Friday, July 12, 2013

Day 863: Glacier Bay Day

Today was a day of firsts. You’d think as many times as we've cruised to Alaska we wouldn't run into anything new. We were surprisingly wrong.

The morning started out with the ship heading back into Glacier Bay for another day of glacial sightseeing. But the ship didn't get far before the captain made an announcement. Someone on the ship was ill and required a Coast Guard rescue. Being we were miles away – this is Alaska - a helicopter was dispatched and we turned around, headed back to the inlet of the bay, and waited for the medevac arrival.

As the estimated time of arrival varied greatly, we were instructed not to forbidden to go out on any of the decks. We were essentially sequestered inside the ship. No problem for us, but some folks seemed to get quite huffy about not being allowed outside. Probably because it wound up being three hours before the rescue was finally complete. While I didn't see the rescue, the Coast Guard helicopter had to make several passes before positioning itself.

While our trip to the gorgeous Margerie Glacier was delayed three hours it worked out for the best. If it wasn't for the delay, we wouldn't have seen (and felt) what eventually occurred.

The weather cleared up. Tenters and kayakers were around (a first for us to see in Glacier Bay).

The glacier was in rare form. Sunny skies? Check. Multiple calvings? Check. The first time we've ever seen so many in one visit. Look at this big calving, frame by frame. Before it started there were two tunnels. Not afterwards.
Then, a really big first. A huge collapse caused a huge wave (you can see it in the picture). That huge wave – someone called it a tsunami-looking wave – headed to the ship. And for the first time ever for us in Glacier Bay a calving glacier caused our ship to rock sideways. A strange feeling.

How do you top that? How about visiting the Johns Hopkins Glacier and capturing the magnificence of Glacier Bay. Like I said before, if you haven’t been YOU MUST GO.

Thursday, July 11, 2013

Day 862

How can you top a day like this? Camping out on the top deck in the warm Gulf of Alaska sunshine.
Cruising to Yakutat Bay, passing beautiful high mountain peaks covered in snow.

Stopping for a look at Hubbard Glacier.
Finding that some folks tent close to the Glacier.

Finding that Scooter makes for a good shot.

Finding that the big Movies Under the Stars screen makes for a good shot.

Finding that the sun reflecting off the ocean makes for a good shot.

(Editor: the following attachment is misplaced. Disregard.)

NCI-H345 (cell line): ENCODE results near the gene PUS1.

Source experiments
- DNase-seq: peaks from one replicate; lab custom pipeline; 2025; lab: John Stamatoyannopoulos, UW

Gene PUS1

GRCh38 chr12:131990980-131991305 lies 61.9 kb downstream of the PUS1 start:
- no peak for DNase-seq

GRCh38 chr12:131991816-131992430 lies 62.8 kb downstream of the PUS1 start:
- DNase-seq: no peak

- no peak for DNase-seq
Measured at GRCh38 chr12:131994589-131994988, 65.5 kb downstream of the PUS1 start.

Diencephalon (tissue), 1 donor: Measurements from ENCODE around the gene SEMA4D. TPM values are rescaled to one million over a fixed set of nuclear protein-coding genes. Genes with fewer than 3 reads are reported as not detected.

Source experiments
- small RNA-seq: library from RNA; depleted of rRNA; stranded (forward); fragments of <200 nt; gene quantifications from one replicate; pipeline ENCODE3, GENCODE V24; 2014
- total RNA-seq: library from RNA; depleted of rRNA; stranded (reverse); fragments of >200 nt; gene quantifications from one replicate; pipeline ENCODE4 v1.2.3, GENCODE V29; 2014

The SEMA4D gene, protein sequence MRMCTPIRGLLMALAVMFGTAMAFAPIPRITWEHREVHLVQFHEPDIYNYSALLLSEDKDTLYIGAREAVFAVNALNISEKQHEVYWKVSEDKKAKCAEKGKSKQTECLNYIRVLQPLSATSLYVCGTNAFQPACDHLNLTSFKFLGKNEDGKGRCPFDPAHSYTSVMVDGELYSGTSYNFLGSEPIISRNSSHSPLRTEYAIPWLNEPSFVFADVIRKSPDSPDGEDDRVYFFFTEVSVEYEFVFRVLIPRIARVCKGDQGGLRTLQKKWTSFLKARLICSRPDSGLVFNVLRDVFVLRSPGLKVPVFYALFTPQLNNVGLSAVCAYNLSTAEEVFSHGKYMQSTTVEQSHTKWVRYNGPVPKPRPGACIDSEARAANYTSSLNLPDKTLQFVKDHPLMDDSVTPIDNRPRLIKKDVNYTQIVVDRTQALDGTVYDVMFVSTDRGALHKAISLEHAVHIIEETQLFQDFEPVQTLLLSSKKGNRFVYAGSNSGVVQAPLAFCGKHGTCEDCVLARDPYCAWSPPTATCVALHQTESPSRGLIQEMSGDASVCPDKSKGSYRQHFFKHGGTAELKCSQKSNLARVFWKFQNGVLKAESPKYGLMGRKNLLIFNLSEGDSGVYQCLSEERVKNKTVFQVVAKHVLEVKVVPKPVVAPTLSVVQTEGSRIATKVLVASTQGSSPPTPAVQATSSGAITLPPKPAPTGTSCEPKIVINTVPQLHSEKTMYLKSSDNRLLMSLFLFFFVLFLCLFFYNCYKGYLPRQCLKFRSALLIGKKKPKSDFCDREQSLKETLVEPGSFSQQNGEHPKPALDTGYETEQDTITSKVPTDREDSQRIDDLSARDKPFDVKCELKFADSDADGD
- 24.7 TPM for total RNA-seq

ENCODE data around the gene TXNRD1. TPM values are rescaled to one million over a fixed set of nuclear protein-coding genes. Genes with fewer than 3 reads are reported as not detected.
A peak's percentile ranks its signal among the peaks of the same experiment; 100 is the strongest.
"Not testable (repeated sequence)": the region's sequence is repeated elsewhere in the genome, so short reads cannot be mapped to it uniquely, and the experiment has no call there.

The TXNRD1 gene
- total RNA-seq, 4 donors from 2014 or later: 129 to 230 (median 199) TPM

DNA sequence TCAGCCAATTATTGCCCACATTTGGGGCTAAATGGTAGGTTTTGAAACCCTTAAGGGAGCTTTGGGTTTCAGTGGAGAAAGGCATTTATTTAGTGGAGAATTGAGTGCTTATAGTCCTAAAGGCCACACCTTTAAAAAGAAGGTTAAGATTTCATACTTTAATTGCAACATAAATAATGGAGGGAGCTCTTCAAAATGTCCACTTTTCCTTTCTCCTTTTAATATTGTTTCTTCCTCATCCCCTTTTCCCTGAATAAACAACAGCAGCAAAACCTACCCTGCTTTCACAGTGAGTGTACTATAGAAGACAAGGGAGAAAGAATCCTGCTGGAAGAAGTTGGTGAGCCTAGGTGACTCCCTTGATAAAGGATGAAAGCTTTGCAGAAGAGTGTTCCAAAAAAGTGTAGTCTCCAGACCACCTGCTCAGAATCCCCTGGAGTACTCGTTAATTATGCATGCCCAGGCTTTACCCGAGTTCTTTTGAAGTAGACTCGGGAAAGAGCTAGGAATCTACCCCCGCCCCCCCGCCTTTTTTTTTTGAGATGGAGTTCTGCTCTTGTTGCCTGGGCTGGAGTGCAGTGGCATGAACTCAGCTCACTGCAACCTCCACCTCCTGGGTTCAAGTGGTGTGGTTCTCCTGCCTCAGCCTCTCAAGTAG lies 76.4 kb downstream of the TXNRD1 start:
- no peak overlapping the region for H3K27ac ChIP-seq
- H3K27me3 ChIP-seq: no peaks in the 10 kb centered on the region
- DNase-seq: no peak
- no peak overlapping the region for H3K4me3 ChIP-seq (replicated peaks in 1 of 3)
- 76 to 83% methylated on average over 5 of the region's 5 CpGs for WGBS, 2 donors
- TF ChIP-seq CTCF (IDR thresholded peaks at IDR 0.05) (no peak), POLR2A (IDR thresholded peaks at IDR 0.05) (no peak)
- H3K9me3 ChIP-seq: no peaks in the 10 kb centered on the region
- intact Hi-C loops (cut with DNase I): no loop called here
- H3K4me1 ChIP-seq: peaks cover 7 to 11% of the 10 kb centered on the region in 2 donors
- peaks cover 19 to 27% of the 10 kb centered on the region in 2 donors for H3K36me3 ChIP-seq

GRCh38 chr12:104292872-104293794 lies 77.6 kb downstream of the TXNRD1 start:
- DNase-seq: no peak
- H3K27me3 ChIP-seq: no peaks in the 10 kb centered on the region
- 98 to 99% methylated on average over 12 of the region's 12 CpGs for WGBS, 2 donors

Wednesday, July 10, 2013

Day 861

Today is the end of the seven day cruise. It started in Vancouver, BC and ends here in Whittier, Alaska. With flights for us from Anchorage (the nearest airport) to Boise running over $500 we opted not to get off the ship. $299 each for a week on a cruise ship or a $547 each for a flight home.  We've chosen to stay on the cruise ship for the ride back.

We didn't even get off in Whittier. It’s such a small town – less than 300 people – that wasn't even an official incorporated town until 1969.
Most all cruise ship passengers get off the ship and take a bus/train to Anchorage to catch a flight out, never stopping in Whittier for anything. Anything except having to wait on their buses for the tunnel to open. That tunnel is only one way and traffics has to take turns using it. (It’s the same tunnel I drove in last year to deliver quilts. You can read what that was all about and see that tunnel pic here.) But I also took a picture of it today (from the cruise ship this time) as a reminder of what I did last year.

Even the trains were waiting their turn. I don’t know where these trucks were headed, but someone has some work planned somewhere. As for us, no work scheduled for at least the next seven days. 

Tuesday, July 9, 2013

Day 860 College Fjord

More glaciers today as we entered College Fjord.

And one mountain peak.

Monday, July 8, 2013

Day 859

Everyone should go to Glacier Bay National Park at some point during their lifetime. There isn't anything as awe inspiring as seeing glaciers.

Unless you're talking about listening to a glacier pop and crack as it moves. And nothing as exciting as seeing it calve and drop into the ocean.

Except seeing humpback whales in their natural habitat. We ran into several pods as we left Glacier Bay today. Even more thrilling was to finally capture whales breaching. In all the trips we've made to Alaska I've never quite seen anything like these guys. Yeah, I kind of took a lot of pictures of them.

This last picture shows the part of just one of the pods of whales plus the remnants of a breach. They leave quite a splash for sure.

(If you think an Alaska cruise is out of your reach, it isn’t. We wouldn’t be doing this for the umpteenth time if it weren’t quite the bargain. Seven days, food included. $299 a person plus taxes. Go on vacation somewhere for a week or go on a cruise? It’s an obvious – you might even say financially sensible -choice for us. The trick is the timing. We book our cruise late, within a few weeks of the sail date, when they are trying to fill the ship and prices are rock bottom.)